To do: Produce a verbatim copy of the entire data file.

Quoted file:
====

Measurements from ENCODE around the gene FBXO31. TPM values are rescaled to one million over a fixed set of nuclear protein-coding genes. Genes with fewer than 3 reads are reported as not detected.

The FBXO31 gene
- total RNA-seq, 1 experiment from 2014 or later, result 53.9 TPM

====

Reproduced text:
Measurements from ENCODE around the gene FBXO31. TPM values are rescaled to one million over a fixed set of nuclear protein-coding genes. Genes with fewer than 3 reads are reported as not detected.

The FBXO31 gene
- total RNA-seq, 1 experiment from 2014 or later, result 53.9 TPM